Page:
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Methodists and Roman Catholics

Question
My girlfriend is Catholic and I'm United Methodist. What are the main differences between our faiths, and which one us would be more comfortable converting?
Answer
There are some significant differences between Methodists and Roman Catholics, though Methodism is more similar to Roman Catholicism than are many forms of Protestantism (such as Calvinism). Some areas of theological difference for you are as follows:

Faith, Works and Justification: Methodism argues that people are justified by faith apart from works (Rom. 3:20-28; 4:1-5; 9:30-32; Gal. 2:16; 3:1-14), by which it means that we are forgiven entirely on the basis of grace. For some Methodists, such justification is sufficient to keep a person out of hell, but not to get him into heaven. For these, in order to get into heaven, one has to earn positive merit by doing good works (enabled by grace, for the most part). Other Methodists believe that faith is sufficient both for forgiveness and for the positive merit required to enter heaven. Many Methodists also argue that salvation/justification can be lost if one falls into sin.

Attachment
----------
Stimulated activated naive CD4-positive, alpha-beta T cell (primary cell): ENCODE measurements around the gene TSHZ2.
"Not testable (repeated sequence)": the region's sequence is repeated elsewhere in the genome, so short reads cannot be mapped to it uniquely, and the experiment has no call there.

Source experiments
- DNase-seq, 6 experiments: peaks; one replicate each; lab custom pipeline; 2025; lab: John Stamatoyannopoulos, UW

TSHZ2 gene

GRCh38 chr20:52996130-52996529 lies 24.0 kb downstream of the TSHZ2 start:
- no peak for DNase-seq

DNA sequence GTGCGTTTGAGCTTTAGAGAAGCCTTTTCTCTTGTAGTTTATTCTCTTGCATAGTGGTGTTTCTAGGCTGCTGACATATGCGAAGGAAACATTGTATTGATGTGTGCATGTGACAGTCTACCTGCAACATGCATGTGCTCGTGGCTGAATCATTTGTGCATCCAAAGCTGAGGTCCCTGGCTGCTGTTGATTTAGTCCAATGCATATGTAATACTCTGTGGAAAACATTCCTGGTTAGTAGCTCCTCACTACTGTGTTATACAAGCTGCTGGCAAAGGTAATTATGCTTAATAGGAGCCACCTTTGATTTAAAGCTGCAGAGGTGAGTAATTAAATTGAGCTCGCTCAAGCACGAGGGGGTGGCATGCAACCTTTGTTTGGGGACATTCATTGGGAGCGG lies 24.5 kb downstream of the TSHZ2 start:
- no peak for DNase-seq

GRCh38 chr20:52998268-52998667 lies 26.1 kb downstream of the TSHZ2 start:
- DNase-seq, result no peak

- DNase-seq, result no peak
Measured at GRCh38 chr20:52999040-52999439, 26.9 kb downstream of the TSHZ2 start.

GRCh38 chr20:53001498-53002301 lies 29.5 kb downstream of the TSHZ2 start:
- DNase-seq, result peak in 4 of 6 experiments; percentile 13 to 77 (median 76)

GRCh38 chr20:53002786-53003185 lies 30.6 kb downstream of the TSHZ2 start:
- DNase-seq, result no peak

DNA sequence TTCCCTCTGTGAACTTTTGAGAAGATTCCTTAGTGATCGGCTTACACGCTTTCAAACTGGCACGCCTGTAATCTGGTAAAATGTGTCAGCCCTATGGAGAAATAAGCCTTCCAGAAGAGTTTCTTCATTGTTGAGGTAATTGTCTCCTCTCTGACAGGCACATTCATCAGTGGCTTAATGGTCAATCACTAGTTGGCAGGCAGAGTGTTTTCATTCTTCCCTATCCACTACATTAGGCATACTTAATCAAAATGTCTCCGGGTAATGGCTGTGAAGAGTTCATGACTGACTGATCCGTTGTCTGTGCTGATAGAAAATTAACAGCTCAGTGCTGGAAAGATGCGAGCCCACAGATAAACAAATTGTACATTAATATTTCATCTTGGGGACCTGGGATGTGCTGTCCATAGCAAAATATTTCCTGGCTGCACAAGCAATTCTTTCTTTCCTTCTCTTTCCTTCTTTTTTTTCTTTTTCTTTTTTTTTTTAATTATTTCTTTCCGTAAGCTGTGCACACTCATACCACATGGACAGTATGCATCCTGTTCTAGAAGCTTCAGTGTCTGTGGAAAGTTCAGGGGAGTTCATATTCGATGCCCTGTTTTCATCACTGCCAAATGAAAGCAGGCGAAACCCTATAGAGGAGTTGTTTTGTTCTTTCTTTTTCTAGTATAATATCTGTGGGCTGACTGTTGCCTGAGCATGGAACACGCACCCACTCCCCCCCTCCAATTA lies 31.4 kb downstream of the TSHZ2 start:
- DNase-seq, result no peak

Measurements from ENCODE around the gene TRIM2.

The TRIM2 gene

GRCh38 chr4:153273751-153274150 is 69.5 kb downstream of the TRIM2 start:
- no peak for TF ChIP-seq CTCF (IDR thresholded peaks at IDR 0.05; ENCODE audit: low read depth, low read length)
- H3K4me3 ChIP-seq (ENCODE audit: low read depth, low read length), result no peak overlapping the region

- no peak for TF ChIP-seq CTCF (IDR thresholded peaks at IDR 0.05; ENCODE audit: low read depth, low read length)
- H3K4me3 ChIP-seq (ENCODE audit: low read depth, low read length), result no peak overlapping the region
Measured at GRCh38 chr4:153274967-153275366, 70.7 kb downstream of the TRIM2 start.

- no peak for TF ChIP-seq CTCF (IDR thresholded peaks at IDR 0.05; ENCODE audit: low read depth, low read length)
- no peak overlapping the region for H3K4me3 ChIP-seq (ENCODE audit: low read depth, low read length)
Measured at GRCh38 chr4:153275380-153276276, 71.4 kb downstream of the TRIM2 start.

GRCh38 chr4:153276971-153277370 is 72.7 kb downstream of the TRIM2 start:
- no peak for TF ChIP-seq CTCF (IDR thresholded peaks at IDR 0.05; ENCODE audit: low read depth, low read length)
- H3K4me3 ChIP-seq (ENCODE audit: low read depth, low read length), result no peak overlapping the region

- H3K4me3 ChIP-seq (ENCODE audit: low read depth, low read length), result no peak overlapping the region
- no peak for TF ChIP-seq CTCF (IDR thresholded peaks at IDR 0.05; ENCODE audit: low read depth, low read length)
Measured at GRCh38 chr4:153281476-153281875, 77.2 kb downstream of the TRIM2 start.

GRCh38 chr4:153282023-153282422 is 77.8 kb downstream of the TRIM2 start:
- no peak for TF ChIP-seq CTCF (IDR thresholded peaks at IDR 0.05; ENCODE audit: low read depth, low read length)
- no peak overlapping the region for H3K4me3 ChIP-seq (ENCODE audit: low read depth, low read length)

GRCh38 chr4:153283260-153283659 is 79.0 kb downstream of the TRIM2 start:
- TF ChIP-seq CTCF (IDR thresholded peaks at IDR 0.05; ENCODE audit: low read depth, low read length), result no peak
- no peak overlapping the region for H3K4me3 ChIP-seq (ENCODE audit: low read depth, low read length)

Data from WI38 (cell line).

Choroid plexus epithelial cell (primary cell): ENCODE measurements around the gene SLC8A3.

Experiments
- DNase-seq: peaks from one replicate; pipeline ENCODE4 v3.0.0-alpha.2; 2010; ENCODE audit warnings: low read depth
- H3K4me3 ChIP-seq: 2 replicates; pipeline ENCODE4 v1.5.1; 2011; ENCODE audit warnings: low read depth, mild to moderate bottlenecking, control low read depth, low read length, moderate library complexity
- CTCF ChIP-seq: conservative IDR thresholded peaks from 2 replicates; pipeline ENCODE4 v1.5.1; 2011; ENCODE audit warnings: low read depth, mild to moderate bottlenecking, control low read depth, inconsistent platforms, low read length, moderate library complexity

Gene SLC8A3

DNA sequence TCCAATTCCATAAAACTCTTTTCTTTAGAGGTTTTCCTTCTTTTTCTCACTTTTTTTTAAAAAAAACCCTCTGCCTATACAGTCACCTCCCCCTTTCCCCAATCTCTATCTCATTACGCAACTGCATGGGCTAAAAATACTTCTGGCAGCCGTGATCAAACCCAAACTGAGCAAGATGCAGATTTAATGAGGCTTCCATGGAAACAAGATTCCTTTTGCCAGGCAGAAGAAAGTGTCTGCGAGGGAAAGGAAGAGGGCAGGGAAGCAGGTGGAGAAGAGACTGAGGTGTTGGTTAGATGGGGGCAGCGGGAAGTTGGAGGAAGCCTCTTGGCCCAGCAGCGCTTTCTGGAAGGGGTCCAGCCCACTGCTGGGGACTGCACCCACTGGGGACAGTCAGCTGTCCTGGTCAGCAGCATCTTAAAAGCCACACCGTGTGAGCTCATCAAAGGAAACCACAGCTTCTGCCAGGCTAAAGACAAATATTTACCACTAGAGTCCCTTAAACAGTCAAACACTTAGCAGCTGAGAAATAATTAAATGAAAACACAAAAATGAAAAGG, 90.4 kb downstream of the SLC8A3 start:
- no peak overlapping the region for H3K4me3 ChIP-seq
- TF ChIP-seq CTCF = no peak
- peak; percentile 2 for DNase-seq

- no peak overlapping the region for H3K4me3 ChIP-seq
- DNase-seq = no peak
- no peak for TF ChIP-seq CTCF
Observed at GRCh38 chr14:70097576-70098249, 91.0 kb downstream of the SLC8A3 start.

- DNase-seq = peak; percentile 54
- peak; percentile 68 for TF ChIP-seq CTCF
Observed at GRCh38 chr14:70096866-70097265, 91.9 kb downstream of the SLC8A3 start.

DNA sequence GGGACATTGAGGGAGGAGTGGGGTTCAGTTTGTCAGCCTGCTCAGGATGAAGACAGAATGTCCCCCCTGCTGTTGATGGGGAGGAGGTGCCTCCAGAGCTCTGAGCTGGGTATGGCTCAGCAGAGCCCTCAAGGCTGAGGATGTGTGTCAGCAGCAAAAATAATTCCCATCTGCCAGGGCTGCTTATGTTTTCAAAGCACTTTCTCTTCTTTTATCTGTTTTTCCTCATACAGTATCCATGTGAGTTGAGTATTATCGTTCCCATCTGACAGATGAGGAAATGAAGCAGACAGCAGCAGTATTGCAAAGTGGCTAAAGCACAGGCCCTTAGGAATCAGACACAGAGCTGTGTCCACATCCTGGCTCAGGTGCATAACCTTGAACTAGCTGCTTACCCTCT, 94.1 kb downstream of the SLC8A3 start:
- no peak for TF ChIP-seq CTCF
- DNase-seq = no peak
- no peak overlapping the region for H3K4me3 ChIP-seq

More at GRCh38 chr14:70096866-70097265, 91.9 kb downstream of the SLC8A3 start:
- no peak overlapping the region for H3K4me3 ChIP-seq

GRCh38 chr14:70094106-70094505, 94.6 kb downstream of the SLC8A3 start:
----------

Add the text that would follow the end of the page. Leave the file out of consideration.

There are great similarities between Methodism (especially those forms which believe that good works are required to earn the positive merit necessary to enter heaven) and Roman Catholicism in this area. In Roman Catholicism, one is forgiven on the basis of grace, but must do good works (enabled by grace) in order to persist in salvation, to avoid purgatory, etc. Roman Catholicism does define its term somewhat differently (Methodism tends to think of being "justified" as being "forgiven," whereas Roman Catholicism teaches that that one is "justified" one after one has earned the positive merit necessary to enter heaven).